I now carry on the description farther west into Persia, and describe each district of Khurasan and Sistan in detail, from the Kurd and Turkoman country along the Russian frontier on the north, to the confines of Baluchistan on the Indian frontier to the south.
A full account is given of the time I spent amongst the Goklan and Yamut Turkomans, hitherto comparatively unknown; their life and character is described, and an account is given of my trip to the source of river Gurgan, never before visited by any European travelers. An account is also given of the Afghan troops and soldiers as I saw them at Kandahar, Farah, and Herat; of the Persian troops and officials; and of the various tribes on the Afghan and Persian frontiers.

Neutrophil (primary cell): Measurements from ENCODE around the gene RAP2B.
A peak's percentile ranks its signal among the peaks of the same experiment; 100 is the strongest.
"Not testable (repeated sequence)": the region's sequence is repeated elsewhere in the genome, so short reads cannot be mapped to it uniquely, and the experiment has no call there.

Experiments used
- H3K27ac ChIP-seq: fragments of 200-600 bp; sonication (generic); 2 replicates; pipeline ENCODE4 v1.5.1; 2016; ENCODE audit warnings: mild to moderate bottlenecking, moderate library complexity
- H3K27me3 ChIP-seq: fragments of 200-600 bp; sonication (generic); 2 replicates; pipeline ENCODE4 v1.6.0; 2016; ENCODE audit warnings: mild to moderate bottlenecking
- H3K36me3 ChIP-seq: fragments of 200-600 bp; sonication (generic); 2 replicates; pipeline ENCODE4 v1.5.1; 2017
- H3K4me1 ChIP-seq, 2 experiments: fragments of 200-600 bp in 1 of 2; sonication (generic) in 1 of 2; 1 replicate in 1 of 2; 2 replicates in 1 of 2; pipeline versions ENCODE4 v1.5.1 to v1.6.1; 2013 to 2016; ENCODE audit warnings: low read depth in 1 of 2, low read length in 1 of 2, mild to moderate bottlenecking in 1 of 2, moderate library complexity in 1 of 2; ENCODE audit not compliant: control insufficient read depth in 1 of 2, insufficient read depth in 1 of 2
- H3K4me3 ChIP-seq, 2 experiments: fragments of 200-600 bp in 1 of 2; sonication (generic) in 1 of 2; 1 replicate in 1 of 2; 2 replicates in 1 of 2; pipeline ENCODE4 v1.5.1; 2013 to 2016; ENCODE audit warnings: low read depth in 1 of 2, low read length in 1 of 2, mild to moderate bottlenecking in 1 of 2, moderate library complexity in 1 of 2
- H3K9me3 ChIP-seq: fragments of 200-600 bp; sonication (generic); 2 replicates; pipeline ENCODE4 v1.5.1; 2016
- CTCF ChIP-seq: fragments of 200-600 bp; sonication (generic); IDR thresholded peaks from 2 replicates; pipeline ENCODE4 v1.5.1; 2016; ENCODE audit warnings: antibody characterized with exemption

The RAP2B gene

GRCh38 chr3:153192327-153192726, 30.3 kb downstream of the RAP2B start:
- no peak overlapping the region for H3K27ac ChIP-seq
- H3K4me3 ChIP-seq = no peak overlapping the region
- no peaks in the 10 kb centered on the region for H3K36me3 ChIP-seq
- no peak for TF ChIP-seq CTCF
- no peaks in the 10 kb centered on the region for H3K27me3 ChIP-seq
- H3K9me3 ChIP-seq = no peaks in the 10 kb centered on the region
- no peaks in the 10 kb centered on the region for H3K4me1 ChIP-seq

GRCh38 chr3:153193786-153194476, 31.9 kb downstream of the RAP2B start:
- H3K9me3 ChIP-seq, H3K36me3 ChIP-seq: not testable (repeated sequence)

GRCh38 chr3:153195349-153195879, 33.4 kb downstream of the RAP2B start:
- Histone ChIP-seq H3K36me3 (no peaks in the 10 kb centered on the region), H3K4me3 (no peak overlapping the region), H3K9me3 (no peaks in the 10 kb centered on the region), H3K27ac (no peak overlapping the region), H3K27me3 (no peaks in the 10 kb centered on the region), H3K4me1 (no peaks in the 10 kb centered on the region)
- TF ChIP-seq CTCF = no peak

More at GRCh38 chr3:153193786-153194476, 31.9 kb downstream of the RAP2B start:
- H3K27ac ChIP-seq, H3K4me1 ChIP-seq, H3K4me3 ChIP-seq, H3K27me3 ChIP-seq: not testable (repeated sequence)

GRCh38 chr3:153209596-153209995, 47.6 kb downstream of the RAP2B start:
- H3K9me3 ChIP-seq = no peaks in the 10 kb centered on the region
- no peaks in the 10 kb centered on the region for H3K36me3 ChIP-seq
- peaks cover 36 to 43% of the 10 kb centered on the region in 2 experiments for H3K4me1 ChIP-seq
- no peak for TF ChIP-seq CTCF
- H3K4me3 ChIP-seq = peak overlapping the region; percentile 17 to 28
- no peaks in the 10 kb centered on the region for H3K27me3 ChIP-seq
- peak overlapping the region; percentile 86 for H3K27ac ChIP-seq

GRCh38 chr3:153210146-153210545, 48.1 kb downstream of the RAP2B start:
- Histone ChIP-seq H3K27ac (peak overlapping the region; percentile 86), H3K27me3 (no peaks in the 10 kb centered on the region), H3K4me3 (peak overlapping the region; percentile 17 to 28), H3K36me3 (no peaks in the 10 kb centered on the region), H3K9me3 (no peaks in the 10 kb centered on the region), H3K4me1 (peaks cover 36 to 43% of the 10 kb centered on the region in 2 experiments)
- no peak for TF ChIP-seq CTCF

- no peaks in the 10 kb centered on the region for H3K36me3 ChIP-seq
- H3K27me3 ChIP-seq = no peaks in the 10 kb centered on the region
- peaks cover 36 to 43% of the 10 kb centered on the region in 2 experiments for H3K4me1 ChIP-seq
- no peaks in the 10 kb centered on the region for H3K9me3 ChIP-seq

The state of trade with Persia through Sistan and Bandar Abbas is described, and the question of the disappearance of hereditary chiefs and of the power of the priesthood in Persia is entered into; as well as that of the difference in the number of native followers in India and in Russia; the different modes of life in India and in Central Asia; the contrast between the employment of natives in the army and in the civil administration of the country under the British Government in India and the Russian Government in Central Asia, and various other subject connected with India.
The proposed junction of the Indian and Russian railways in also discussed. The shrine of Imam Raza and the history and antiquities of Mashhad, Nishapur, and other places, the tomb of Umar Khayam, and the turquoise mines at Madan are described; and a general account is given of the people I saw and the life I led during the three years I held charge of the office of agent to the Governor-General of India and H.B.M's Consul-General at Mashhad.